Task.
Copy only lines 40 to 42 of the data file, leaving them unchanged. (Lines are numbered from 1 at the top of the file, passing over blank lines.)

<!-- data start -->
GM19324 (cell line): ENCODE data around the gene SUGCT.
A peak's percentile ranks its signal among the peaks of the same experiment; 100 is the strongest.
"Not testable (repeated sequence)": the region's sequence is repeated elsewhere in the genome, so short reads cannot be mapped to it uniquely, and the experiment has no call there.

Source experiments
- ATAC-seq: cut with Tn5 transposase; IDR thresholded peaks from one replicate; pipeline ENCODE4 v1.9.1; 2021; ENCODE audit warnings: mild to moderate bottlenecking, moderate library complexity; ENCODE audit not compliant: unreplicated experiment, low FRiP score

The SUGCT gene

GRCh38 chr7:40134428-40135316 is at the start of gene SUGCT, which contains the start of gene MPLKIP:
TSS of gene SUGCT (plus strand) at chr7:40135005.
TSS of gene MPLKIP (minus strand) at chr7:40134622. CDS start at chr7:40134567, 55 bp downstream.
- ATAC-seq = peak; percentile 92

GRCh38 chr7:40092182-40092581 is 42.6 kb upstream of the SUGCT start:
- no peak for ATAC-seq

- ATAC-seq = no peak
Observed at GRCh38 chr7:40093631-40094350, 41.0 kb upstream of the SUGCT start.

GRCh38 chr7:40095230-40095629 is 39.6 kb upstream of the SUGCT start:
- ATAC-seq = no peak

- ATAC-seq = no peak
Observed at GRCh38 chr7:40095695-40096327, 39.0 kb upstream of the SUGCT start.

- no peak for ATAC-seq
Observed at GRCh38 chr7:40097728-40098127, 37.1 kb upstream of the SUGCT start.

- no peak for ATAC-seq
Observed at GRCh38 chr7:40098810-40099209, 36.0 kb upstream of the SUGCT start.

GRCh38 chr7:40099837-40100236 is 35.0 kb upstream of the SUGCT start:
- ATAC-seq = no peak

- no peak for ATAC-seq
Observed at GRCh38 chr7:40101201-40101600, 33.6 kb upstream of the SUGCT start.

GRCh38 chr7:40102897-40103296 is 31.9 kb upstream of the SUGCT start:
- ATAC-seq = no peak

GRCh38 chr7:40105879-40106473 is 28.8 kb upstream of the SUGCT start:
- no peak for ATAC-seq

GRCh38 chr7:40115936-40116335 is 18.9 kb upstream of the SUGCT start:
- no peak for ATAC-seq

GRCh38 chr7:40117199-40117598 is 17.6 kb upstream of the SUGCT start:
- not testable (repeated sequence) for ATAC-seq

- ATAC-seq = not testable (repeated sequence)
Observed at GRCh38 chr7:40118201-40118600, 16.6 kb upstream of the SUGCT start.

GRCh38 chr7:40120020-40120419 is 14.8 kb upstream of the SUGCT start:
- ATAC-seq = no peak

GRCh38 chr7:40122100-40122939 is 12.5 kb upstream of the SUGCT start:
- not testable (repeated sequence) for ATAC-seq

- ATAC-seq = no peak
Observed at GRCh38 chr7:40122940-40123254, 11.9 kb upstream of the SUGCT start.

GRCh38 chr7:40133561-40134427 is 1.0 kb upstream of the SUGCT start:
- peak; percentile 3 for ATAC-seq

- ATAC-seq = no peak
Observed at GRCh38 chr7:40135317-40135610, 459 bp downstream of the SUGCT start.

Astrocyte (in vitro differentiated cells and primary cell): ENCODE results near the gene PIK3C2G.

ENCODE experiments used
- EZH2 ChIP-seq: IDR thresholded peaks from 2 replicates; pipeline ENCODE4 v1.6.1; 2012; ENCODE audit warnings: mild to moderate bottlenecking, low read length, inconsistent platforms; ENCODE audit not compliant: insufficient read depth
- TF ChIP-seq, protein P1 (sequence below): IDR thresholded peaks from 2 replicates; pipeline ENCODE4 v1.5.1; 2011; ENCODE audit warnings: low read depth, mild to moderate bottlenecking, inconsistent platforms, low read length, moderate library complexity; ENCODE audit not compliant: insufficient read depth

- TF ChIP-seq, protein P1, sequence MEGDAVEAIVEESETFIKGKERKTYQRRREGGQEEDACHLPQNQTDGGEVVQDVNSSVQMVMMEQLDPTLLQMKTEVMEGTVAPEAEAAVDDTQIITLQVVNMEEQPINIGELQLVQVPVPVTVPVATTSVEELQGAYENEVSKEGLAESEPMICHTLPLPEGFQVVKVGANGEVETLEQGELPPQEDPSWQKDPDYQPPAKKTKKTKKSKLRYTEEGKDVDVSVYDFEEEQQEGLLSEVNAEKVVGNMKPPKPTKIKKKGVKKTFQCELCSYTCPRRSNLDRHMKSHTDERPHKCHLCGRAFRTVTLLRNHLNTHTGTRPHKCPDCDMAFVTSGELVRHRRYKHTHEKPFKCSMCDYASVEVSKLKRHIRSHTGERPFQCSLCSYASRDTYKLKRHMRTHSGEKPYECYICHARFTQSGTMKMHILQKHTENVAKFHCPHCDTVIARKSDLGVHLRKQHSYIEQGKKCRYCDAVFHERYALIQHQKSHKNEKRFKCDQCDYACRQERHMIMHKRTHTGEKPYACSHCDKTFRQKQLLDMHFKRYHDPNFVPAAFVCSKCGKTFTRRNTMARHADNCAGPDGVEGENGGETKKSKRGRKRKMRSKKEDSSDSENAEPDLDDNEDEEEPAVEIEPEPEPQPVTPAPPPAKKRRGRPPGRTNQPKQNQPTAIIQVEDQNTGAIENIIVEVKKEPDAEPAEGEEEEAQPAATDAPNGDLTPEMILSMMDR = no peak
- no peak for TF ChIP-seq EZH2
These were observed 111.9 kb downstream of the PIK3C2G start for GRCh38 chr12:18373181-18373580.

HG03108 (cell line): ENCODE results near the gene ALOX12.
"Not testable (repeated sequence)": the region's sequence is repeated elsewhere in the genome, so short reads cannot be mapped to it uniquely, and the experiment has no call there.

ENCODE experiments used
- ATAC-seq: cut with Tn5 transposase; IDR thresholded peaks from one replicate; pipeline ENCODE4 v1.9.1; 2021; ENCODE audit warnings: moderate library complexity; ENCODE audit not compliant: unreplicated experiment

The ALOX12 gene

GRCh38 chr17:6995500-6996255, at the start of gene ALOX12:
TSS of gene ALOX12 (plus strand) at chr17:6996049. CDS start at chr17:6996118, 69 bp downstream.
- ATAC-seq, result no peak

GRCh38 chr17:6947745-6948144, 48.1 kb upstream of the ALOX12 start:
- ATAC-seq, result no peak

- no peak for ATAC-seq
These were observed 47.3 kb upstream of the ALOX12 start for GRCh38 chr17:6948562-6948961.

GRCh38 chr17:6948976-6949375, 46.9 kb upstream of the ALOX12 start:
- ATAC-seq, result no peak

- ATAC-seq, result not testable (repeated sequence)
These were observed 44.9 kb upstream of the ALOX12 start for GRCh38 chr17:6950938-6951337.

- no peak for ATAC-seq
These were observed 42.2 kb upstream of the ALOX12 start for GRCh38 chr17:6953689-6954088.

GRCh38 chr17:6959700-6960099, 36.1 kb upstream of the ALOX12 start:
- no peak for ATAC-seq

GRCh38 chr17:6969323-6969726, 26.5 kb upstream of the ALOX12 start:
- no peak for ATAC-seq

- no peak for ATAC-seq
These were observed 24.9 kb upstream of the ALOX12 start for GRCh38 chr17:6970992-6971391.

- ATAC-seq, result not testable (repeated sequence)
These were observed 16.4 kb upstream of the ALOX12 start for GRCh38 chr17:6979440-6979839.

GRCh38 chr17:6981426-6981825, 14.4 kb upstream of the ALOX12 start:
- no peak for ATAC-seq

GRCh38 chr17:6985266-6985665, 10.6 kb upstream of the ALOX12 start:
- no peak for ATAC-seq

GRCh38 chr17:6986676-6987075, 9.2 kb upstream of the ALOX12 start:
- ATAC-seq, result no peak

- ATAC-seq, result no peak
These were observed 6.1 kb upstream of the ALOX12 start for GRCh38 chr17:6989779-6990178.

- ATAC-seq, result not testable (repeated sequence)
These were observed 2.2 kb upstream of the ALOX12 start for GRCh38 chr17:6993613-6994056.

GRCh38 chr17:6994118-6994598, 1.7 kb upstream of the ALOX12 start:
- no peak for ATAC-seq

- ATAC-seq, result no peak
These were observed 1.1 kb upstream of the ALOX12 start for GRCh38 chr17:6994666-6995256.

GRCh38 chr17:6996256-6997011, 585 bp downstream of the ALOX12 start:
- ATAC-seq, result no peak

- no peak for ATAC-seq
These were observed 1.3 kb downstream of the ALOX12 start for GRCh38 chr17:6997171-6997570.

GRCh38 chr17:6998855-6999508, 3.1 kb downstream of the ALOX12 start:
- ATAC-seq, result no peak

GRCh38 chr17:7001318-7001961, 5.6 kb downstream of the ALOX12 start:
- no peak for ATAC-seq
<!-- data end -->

- not testable (repeated sequence) for ATAC-seq

- ATAC-seq = no peak
Observed at GRCh38 chr7:40122940-40123254, 11.9 kb upstream of the SUGCT start.